We invite European orchestras every year. I wish to bring the audience in this region as many prestigious ensembles as possible. This year we have the RAI Torino Orchestra, the Orchestra National de Lyon and we opened the festival with the Liège Royal Philharmonic; this, in order to present other interpreters. In the first concert we met a very good young violinist, Lorenzo Gatto. I believe that young interpreters should be promoted, as they will be the stars tomorrow. We had as our guest the composer and conductor Peter Eötvös, who presented an ample opus signed by Karlheinz Stockhausen: Momente, accompanied by the Radio Choir Cologne and the Monte-Carlo Philharmonic Orchestra. A special evening was that offered by the pianist Philippe Bianconi, who is better known abroad than in France; he shared the stage with your compatriot, the pianist Dana Ciocârlie. For the concert dedicated to the Baroque we invited the lutenist Rolph Lislevand, one of the best-known artists of the lute. Other guests: the pianist Frederic Francois Guy, the Parker Quartet (North America). For the portrait of Scriabin, Alexander Vedernikov will conduct the RAI Torino Orchestra and the soloist of the concerto for piano and orchestra will be Alexei Volodin. On 6th April, which is the anniversary and thus a very special day, we’ll start with an ample parade of musicians, in Place du Casino, at 17:00, organized by the Italian composer Andra Cerra. Then, the audience will enter the opera house, where they will assist at a gala concert that will last almost two hours; many artists, guests of the festival, will participate. I consider this is homage paid to our guests, because they are the ones who achieved the success of this festival. They are very different personalities, belonging to different worlds: the Zemlinsky Quartet, Blandine Rannou, the composer Francesco Filidas and many others. After this concert, in which very different performances were included, the audience will go to a famous club and the evening will end with jazz. It is an anniversary. It should be something to remember!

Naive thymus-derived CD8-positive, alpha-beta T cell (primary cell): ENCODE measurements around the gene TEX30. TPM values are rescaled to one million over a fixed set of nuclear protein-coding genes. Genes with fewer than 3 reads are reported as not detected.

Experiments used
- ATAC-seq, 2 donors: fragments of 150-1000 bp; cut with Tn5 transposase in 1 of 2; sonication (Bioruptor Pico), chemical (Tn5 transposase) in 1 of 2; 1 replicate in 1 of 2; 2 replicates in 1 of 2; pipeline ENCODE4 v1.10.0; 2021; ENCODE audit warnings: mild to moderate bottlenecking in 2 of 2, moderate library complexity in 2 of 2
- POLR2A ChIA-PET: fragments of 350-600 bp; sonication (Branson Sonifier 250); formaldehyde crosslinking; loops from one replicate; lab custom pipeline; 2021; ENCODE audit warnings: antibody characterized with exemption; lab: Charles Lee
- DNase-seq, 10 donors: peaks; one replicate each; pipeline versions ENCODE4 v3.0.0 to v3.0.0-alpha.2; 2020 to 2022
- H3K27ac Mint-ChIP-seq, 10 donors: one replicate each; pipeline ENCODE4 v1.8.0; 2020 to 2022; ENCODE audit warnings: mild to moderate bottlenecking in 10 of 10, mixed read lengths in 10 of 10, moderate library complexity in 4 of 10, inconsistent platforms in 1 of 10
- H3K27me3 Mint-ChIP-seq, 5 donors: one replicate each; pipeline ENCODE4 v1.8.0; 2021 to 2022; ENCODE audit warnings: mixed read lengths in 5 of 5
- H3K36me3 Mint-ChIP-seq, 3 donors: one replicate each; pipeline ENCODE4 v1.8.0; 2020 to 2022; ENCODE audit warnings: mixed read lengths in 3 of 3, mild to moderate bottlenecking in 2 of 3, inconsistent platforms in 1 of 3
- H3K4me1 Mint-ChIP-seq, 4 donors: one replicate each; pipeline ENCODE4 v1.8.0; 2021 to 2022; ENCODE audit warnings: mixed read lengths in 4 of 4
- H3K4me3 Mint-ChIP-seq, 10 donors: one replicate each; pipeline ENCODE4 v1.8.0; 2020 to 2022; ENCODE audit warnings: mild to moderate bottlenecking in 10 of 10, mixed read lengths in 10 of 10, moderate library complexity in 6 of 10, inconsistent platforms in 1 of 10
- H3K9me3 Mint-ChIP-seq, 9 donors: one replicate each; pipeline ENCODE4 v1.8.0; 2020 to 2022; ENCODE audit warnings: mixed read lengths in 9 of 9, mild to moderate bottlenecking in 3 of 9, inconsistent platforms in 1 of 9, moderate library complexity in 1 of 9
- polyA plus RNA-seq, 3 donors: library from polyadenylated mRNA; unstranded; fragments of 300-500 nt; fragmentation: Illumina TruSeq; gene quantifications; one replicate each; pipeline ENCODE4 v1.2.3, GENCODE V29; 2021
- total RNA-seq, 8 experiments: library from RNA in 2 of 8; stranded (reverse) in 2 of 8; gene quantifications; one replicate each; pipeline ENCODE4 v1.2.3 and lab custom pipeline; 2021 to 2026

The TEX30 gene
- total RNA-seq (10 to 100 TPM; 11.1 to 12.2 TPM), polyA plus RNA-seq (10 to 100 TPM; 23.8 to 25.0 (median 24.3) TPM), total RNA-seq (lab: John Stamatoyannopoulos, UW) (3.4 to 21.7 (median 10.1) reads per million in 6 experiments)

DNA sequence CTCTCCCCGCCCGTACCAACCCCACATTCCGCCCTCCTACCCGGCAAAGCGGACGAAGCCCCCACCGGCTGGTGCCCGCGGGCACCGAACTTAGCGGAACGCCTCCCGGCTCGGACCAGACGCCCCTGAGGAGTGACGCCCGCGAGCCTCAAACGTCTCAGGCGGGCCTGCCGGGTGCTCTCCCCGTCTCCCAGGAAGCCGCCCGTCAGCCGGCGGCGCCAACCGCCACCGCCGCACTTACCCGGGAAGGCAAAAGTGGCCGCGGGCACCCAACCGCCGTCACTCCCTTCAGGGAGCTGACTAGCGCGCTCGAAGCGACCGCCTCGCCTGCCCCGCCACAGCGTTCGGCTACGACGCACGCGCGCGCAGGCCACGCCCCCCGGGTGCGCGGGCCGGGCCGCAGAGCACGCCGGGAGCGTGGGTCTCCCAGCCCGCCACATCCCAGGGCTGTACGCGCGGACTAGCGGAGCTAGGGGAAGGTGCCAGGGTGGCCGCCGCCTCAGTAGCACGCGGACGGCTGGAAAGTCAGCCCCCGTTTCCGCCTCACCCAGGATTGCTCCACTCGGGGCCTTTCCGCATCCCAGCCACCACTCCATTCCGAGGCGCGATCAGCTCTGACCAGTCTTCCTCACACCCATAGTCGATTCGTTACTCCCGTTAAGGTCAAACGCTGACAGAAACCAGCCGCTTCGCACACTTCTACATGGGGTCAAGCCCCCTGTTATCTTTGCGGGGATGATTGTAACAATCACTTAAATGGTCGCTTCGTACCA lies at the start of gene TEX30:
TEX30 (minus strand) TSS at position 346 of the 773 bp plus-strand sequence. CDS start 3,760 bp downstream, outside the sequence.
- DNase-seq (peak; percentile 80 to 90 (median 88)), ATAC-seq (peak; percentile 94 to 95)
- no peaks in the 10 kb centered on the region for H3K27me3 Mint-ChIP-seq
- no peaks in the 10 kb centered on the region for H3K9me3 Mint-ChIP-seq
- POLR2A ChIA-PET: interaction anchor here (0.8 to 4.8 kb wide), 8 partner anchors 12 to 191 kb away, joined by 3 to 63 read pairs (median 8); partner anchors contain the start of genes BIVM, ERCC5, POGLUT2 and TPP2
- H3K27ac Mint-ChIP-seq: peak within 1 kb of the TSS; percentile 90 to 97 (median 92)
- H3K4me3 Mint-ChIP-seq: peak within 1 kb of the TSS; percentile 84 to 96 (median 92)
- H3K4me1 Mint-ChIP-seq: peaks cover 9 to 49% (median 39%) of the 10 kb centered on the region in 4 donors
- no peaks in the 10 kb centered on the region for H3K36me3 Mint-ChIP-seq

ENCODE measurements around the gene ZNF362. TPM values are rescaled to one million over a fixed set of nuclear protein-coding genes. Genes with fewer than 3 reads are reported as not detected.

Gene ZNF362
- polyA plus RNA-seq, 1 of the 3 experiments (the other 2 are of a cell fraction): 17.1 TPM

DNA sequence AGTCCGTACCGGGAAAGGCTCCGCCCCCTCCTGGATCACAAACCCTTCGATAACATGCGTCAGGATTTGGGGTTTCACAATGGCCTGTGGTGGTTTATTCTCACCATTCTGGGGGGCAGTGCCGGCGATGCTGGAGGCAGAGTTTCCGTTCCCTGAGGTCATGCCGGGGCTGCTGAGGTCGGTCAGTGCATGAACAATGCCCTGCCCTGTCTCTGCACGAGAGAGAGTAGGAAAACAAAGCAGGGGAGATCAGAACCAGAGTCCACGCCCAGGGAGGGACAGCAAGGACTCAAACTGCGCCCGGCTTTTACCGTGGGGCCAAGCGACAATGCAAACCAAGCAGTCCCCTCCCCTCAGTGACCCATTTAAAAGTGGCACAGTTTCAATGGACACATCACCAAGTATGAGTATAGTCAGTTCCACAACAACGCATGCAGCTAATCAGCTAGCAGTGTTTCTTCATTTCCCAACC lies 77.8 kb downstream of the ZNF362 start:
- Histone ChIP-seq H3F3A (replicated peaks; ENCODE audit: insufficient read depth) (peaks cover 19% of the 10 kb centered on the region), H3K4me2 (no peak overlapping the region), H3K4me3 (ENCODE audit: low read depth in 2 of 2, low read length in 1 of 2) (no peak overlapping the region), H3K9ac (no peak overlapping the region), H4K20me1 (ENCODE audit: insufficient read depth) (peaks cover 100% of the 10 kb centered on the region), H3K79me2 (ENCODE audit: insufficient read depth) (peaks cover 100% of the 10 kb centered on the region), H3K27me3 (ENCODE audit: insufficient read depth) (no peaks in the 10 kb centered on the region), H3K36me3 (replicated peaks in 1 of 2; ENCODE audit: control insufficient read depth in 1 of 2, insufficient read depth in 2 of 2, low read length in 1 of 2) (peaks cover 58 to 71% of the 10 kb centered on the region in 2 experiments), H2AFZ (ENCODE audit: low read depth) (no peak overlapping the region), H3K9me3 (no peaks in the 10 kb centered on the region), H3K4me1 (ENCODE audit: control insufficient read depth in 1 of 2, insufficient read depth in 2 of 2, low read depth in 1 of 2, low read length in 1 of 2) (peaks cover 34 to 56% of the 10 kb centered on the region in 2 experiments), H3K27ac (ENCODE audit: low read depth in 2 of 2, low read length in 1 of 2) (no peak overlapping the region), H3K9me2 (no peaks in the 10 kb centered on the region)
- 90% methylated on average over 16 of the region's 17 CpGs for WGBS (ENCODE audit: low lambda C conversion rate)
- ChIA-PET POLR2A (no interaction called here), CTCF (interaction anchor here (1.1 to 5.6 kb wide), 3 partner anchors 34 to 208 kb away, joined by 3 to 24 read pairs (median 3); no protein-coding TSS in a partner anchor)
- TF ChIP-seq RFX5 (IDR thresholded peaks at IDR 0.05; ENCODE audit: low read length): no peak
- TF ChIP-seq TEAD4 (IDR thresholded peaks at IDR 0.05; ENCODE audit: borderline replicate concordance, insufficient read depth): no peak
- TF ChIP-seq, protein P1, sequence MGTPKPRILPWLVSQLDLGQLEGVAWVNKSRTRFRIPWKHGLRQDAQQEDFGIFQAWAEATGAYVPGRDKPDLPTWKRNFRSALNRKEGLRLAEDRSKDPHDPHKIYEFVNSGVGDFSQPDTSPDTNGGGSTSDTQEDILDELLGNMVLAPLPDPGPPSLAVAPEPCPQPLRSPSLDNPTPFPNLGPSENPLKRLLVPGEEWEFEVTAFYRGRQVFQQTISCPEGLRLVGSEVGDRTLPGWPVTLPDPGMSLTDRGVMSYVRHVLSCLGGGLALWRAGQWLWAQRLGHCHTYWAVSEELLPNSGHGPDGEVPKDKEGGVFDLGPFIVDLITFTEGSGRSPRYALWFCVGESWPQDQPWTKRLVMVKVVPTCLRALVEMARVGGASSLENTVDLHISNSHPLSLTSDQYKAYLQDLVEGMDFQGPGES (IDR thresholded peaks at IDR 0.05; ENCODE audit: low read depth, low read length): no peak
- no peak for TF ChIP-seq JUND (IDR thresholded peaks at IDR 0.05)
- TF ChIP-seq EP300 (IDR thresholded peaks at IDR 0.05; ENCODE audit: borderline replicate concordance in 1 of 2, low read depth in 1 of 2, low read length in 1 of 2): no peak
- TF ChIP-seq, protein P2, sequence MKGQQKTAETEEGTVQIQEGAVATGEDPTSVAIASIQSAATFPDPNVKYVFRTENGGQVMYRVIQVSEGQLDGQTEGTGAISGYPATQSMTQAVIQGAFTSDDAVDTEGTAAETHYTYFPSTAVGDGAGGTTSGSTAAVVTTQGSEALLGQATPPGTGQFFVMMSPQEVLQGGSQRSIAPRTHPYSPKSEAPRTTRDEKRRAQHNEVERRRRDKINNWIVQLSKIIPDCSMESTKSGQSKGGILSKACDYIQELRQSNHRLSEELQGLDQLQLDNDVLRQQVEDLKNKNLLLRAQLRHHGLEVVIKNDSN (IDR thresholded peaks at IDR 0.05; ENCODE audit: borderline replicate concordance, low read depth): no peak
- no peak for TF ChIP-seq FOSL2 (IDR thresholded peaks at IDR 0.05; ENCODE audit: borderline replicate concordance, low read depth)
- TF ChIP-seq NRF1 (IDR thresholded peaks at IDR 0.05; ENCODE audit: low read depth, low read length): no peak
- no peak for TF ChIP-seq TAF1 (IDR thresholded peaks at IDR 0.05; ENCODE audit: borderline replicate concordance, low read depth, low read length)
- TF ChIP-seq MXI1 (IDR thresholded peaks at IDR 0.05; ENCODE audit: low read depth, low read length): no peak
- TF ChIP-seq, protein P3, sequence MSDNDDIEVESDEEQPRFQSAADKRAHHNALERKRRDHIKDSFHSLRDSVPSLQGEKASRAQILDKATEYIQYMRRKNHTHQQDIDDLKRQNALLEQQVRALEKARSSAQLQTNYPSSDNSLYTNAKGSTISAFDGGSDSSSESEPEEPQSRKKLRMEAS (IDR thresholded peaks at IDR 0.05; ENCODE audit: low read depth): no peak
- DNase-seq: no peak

For this anniversary edition, you put together a unique programme, joining past and present and all meridians. You also involved many contemporary artists.

I thought that for this anniversary it was important to have an iconic event. Thus, before each concert, like a preamble, a three-minute work will be interpreted. I commissioned these works to contemporary artists, of different nationalities. This is a very complicated exercise for them. Sometimes, it is more difficult to compose a three-minute work than a thirty-minute one. The works are interpreted before each concert, symbolizing the continuity of music and of the festival.


Mr. Marc Monnet, what do you wish for this edition of the festival?

I wish for this festival to go on for a long time. This is an event which attracts audiences and artists of all nationalities. This 30th anniversary is a symbol of the continuity of the festival, of its projection into the future. I hope I’ll have very good successors, with the will to perpetuate such a quality event for 10, 20, 30 years and even more. This is one of my aims.




Irina Hasnaș
Translated by Mihaela Olinescu and Elena Daniela Radu
MTTLC, The University of Bucharest